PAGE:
Ciao, Allison

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Wow, this is so unique! Whenever I see these beads I just think of being a little kid and ironing those pictures together. I never thought of really using them for any other reason. I’ll have to get on this soon!

Is there a tutorial I could watch?

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how did you do the diagonal stripes? They look so effective but I couldn’t figure it out!

To get diagonal stripes you first need to figure out how many beads wide your stripe is, and that’s how many beads you weave on in a row. So the planter with all the single width stripes, as you are weaving you add one bead at a time of any given color. So first pink, next blue, then green. Then when you go back you do it backwards, first the green, then blue, then pink. Then you start with your next color, so first yellow, then pink, then blue, and your green stripe may be done. Does that make any sense? Sketching it out on graph paper first can really help visualize it.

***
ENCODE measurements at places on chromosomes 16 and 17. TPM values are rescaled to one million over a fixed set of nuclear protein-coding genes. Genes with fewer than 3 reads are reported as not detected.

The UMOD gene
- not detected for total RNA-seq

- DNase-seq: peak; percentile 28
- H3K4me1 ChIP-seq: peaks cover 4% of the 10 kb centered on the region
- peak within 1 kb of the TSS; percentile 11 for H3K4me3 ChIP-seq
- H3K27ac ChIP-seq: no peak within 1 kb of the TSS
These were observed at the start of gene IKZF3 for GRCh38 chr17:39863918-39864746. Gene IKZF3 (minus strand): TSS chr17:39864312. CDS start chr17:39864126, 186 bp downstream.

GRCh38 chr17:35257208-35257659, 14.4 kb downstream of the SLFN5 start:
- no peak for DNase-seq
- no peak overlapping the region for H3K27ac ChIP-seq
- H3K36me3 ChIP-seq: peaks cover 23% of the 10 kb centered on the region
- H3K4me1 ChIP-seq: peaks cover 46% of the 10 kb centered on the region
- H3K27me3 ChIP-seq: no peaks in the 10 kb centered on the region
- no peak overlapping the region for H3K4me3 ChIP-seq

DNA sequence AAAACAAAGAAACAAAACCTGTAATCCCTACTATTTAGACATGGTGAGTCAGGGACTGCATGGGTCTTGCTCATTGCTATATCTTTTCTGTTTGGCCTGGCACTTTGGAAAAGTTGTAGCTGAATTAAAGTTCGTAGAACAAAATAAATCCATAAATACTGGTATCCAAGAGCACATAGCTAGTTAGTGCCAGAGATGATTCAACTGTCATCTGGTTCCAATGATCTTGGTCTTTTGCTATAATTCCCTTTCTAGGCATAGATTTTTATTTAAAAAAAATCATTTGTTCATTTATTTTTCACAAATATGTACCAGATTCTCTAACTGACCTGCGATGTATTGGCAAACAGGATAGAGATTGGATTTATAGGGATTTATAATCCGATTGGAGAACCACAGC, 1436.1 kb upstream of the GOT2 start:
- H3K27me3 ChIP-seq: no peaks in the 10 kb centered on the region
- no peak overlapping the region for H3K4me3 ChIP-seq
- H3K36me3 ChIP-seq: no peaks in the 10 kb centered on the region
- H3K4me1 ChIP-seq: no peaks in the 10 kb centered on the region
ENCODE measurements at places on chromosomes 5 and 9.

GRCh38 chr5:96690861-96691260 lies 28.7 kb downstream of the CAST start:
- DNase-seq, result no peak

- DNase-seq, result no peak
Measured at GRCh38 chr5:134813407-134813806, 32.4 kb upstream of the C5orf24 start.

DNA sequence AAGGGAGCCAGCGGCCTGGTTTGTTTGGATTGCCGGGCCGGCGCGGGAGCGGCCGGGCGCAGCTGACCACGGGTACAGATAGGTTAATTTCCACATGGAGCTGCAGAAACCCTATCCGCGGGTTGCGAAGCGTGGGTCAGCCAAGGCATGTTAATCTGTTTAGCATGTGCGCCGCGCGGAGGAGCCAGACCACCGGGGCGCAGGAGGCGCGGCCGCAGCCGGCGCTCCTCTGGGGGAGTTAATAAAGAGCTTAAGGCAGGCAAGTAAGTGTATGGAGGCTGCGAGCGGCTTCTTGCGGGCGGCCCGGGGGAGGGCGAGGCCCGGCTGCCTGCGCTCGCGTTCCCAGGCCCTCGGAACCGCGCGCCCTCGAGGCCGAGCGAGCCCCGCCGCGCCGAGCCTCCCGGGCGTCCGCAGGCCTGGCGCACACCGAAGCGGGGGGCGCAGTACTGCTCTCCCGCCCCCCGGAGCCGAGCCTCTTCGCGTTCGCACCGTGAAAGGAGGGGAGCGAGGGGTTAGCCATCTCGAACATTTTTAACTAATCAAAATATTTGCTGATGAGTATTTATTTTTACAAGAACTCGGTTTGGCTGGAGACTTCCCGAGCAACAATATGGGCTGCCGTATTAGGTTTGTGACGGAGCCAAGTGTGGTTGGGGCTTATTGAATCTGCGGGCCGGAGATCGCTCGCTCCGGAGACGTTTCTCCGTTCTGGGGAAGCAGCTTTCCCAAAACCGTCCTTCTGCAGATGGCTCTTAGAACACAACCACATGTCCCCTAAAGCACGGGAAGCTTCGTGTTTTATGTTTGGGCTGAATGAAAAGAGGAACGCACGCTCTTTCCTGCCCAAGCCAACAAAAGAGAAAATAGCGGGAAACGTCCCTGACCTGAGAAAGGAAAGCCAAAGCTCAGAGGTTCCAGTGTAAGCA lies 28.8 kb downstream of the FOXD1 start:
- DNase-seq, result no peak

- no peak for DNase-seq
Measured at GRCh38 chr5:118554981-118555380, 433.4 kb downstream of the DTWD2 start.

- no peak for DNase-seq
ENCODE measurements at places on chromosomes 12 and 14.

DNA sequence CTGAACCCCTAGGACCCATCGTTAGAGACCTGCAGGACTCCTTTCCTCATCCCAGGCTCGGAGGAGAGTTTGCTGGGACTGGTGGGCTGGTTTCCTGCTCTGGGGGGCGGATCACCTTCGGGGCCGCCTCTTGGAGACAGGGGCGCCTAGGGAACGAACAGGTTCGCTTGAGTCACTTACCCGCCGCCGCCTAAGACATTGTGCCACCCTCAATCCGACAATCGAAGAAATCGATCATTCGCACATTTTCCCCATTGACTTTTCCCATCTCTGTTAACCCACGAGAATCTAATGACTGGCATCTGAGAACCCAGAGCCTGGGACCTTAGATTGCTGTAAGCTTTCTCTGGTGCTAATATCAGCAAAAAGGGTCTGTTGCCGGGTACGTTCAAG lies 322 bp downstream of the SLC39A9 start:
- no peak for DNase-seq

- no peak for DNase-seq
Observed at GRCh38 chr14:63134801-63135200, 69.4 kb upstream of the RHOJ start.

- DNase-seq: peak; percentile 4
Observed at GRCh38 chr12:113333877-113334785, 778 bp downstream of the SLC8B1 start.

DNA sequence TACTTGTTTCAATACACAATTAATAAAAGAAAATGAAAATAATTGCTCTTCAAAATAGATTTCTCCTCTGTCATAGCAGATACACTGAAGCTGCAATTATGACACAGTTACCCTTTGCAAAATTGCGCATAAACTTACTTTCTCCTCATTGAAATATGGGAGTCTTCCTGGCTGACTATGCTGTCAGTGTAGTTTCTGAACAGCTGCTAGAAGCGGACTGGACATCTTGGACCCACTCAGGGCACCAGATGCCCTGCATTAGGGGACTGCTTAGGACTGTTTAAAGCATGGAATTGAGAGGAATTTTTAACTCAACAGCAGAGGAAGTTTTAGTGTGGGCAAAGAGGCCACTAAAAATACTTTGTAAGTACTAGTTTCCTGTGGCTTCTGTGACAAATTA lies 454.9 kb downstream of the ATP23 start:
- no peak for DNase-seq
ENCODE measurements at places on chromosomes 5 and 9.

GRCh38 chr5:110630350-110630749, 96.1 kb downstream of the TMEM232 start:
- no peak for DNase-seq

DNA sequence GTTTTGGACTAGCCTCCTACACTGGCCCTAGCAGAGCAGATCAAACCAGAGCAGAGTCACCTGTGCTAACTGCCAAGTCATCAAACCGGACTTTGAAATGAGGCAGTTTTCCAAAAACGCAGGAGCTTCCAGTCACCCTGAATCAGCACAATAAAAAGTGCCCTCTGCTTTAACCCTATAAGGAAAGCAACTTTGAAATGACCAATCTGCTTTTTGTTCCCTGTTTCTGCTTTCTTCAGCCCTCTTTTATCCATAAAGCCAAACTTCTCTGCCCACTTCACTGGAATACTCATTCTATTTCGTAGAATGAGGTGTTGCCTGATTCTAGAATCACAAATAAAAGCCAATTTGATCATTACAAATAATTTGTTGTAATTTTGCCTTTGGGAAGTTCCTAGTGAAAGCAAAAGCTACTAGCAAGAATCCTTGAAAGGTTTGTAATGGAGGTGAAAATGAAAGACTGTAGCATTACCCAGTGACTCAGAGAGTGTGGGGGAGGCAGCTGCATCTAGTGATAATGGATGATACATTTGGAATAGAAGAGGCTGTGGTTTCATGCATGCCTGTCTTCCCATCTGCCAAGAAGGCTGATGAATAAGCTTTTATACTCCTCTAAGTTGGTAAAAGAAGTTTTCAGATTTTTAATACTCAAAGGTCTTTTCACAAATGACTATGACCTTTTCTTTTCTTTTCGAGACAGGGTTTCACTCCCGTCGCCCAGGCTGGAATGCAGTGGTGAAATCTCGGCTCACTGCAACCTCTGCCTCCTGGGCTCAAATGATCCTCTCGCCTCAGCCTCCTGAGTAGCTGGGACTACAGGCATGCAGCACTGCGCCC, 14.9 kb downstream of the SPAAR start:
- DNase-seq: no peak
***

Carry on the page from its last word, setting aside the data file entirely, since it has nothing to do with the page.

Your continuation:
Thanks! I’ll give it a try!

This is great – I see it is 20 beads high. About how many rows across did you end up with?

Oh gosh, I have no idea. It all depends on the diameter of the container you are covering…

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Wow. This looks amazing!!! How much time do you need to make one planter cover, like the ones on the top picture?

I didn’t time it, but it took a while. It would also depend on how large your container was, but the weaving is definitely not a quick project, but it is easy to do while watching TV or something like that.

– Allison

These are beautiful!! Well done! Do you mind me asking how you stick them together? ❤️

Hi Lucie,